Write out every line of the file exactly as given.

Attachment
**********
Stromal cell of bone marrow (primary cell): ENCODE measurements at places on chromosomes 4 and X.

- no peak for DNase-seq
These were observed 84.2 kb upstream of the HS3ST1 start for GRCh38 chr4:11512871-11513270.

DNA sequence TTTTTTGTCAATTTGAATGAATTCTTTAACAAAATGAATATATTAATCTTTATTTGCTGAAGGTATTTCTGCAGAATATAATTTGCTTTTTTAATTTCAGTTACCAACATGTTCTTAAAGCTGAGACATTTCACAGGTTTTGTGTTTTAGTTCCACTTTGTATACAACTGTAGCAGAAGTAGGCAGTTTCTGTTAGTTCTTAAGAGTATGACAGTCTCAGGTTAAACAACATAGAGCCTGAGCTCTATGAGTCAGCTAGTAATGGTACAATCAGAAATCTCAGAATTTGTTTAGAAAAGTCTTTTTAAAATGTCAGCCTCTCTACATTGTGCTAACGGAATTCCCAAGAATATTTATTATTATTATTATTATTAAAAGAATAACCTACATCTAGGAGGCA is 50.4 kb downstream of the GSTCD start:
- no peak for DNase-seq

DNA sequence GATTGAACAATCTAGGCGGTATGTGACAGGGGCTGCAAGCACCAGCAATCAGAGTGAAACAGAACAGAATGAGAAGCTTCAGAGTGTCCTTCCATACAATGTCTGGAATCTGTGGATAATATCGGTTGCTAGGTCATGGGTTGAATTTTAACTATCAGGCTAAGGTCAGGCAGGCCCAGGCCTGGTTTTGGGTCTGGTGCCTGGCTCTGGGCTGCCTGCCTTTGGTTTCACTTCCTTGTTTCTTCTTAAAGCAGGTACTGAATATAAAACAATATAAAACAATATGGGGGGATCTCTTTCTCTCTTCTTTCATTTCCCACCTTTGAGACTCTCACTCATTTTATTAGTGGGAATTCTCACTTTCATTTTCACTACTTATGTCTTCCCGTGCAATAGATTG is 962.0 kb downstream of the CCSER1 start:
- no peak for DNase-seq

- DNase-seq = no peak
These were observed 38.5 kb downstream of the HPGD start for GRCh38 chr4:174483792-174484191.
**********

Stromal cell of bone marrow (primary cell): ENCODE measurements at places on chromosomes 4 and X.

- no peak for DNase-seq
These were observed 84.2 kb upstream of the HS3ST1 start for GRCh38 chr4:11512871-11513270.

DNA sequence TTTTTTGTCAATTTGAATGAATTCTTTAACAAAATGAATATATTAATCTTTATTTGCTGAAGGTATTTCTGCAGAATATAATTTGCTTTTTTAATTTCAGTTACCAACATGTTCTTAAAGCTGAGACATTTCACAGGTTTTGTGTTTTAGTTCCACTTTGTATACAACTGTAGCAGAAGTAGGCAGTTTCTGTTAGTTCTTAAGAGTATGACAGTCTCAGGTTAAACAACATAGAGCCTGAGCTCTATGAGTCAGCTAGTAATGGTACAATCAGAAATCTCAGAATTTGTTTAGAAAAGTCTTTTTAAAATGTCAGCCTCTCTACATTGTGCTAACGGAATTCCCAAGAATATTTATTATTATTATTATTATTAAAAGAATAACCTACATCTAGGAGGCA is 50.4 kb downstream of the GSTCD start:
- no peak for DNase-seq

DNA sequence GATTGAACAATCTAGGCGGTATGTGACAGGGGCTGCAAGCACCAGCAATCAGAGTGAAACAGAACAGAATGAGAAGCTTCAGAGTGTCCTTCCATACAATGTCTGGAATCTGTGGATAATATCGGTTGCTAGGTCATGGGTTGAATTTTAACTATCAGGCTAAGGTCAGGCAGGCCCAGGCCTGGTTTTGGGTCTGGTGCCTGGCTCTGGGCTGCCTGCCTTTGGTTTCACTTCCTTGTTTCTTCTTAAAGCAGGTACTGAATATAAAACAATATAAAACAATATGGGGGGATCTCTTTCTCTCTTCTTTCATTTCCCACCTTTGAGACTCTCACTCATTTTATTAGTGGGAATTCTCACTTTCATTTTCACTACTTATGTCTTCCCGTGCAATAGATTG is 962.0 kb downstream of the CCSER1 start:
- no peak for DNase-seq

- DNase-seq = no peak
These were observed 38.5 kb downstream of the HPGD start for GRCh38 chr4:174483792-174484191.